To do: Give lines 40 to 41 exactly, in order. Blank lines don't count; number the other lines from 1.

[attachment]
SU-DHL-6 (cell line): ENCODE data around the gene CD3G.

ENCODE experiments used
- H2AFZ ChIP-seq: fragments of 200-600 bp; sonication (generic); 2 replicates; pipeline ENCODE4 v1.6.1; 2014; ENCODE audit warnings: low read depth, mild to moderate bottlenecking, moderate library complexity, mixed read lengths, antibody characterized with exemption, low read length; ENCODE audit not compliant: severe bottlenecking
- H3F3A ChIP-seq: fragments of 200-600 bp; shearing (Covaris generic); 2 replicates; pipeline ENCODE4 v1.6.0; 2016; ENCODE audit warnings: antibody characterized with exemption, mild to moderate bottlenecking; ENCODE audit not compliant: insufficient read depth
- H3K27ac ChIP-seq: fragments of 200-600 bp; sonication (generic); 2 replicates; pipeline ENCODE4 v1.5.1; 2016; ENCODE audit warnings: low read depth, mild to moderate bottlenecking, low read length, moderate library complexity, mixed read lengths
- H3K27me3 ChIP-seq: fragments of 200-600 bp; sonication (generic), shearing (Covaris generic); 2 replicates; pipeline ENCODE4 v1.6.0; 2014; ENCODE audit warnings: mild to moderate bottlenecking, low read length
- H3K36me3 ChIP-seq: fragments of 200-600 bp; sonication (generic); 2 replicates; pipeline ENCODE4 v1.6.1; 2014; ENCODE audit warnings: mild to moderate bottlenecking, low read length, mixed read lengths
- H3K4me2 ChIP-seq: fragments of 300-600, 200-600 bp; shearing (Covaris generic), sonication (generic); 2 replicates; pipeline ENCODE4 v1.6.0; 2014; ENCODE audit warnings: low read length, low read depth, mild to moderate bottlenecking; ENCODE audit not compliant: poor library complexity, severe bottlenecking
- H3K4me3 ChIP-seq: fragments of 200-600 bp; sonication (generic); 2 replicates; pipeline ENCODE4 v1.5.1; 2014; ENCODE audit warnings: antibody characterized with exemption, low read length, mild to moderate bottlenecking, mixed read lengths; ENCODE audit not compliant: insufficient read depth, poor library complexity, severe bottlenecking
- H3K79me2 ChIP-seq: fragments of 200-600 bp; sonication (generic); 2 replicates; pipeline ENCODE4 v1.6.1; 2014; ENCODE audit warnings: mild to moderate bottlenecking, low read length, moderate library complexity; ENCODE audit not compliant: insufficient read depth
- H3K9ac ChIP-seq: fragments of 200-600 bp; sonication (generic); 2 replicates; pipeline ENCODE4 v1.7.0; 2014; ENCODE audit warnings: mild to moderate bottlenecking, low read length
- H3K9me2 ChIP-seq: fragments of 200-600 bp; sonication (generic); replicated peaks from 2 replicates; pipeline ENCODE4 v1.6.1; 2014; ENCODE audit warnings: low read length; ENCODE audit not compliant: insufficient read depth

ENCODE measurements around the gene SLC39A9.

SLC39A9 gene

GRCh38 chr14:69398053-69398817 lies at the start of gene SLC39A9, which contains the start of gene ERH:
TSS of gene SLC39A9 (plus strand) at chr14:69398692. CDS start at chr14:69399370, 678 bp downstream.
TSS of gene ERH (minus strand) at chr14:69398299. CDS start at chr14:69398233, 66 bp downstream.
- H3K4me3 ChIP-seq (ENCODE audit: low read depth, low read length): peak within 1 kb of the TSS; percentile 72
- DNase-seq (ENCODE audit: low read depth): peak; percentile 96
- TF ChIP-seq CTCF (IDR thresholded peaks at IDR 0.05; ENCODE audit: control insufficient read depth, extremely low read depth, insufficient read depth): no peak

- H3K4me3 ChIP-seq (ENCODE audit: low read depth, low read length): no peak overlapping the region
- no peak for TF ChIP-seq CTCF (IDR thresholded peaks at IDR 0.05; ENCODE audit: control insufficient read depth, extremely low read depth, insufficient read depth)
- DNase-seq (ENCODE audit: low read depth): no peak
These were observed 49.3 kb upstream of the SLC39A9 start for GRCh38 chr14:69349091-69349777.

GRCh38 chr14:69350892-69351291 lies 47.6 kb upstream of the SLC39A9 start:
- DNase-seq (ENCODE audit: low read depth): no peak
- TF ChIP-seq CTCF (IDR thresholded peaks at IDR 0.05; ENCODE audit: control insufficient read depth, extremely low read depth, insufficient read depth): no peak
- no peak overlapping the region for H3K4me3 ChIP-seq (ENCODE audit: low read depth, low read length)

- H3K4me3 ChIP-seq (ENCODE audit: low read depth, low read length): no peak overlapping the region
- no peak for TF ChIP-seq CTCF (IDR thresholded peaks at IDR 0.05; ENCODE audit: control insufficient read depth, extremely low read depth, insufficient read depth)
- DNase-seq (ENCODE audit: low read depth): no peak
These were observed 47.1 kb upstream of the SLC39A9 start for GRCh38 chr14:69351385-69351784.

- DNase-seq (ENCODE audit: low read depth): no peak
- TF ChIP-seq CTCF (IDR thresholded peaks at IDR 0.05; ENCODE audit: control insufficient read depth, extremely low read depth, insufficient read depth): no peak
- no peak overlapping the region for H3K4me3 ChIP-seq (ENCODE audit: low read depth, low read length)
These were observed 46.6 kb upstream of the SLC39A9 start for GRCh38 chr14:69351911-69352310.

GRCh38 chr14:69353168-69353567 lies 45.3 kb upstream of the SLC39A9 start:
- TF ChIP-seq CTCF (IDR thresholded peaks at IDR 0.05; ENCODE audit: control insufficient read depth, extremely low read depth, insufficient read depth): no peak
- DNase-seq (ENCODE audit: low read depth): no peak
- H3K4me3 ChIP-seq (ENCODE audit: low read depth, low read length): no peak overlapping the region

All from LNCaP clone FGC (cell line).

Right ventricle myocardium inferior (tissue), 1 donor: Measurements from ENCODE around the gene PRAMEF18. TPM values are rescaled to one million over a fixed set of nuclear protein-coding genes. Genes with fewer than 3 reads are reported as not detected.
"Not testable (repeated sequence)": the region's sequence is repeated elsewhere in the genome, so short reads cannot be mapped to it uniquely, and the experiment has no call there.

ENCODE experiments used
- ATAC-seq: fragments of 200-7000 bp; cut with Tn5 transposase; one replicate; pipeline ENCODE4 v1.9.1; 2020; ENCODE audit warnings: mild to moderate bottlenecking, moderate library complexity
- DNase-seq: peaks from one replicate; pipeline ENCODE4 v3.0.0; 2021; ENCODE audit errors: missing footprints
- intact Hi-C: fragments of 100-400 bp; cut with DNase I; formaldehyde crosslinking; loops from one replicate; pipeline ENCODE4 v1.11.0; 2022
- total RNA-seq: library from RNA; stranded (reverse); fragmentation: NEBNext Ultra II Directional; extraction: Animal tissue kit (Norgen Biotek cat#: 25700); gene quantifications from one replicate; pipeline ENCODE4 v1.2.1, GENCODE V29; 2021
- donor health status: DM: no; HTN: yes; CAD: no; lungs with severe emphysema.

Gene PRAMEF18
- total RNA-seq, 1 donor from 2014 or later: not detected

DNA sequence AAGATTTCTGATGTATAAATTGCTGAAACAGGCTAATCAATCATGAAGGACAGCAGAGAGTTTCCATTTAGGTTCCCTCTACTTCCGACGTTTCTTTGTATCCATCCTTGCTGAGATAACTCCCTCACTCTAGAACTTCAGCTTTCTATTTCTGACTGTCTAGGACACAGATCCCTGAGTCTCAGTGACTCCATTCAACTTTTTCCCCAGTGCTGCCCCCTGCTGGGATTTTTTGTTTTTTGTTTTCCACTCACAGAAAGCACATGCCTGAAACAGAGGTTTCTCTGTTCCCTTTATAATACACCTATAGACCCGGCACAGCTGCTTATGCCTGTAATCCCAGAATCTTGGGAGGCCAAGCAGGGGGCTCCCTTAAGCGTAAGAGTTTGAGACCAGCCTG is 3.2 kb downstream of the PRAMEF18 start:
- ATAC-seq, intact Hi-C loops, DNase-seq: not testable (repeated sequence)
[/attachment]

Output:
- H3K4me3 ChIP-seq (ENCODE audit: low read depth, low read length): no peak overlapping the region

All from LNCaP clone FGC (cell line).